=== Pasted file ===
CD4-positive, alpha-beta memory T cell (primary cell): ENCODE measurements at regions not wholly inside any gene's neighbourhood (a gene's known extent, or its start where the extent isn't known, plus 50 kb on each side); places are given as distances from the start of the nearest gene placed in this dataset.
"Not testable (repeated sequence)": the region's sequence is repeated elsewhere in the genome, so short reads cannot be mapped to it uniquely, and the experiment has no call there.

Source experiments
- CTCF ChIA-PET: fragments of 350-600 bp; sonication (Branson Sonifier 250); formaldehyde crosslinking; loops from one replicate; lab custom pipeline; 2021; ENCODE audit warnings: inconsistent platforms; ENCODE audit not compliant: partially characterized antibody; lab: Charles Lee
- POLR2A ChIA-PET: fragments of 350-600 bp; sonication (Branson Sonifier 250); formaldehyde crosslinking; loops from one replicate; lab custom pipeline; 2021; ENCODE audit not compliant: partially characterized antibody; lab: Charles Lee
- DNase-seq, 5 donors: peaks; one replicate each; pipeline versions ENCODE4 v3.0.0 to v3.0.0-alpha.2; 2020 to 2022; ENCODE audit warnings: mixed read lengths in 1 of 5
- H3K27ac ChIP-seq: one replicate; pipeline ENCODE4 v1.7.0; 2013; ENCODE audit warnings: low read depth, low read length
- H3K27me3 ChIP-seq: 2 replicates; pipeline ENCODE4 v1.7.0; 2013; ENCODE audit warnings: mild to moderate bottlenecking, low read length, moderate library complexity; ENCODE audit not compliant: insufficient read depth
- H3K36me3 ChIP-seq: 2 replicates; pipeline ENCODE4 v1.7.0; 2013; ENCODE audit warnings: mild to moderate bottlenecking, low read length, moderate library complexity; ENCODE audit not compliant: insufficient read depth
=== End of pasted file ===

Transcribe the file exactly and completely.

CD4-positive, alpha-beta memory T cell (primary cell): ENCODE measurements at regions not wholly inside any gene's neighbourhood (a gene's known extent, or its start where the extent isn't known, plus 50 kb on each side); places are given as distances from the start of the nearest gene placed in this dataset.
"Not testable (repeated sequence)": the region's sequence is repeated elsewhere in the genome, so short reads cannot be mapped to it uniquely, and the experiment has no call there.

Source experiments
- CTCF ChIA-PET: fragments of 350-600 bp; sonication (Branson Sonifier 250); formaldehyde crosslinking; loops from one replicate; lab custom pipeline; 2021; ENCODE audit warnings: inconsistent platforms; ENCODE audit not compliant: partially characterized antibody; lab: Charles Lee
- POLR2A ChIA-PET: fragments of 350-600 bp; sonication (Branson Sonifier 250); formaldehyde crosslinking; loops from one replicate; lab custom pipeline; 2021; ENCODE audit not compliant: partially characterized antibody; lab: Charles Lee
- DNase-seq, 5 donors: peaks; one replicate each; pipeline versions ENCODE4 v3.0.0 to v3.0.0-alpha.2; 2020 to 2022; ENCODE audit warnings: mixed read lengths in 1 of 5
- H3K27ac ChIP-seq: one replicate; pipeline ENCODE4 v1.7.0; 2013; ENCODE audit warnings: low read depth, low read length
- H3K27me3 ChIP-seq: 2 replicates; pipeline ENCODE4 v1.7.0; 2013; ENCODE audit warnings: mild to moderate bottlenecking, low read length, moderate library complexity; ENCODE audit not compliant: insufficient read depth
- H3K36me3 ChIP-seq: 2 replicates; pipeline ENCODE4 v1.7.0; 2013; ENCODE audit warnings: mild to moderate bottlenecking, low read length, moderate library complexity; ENCODE audit not compliant: insufficient read depth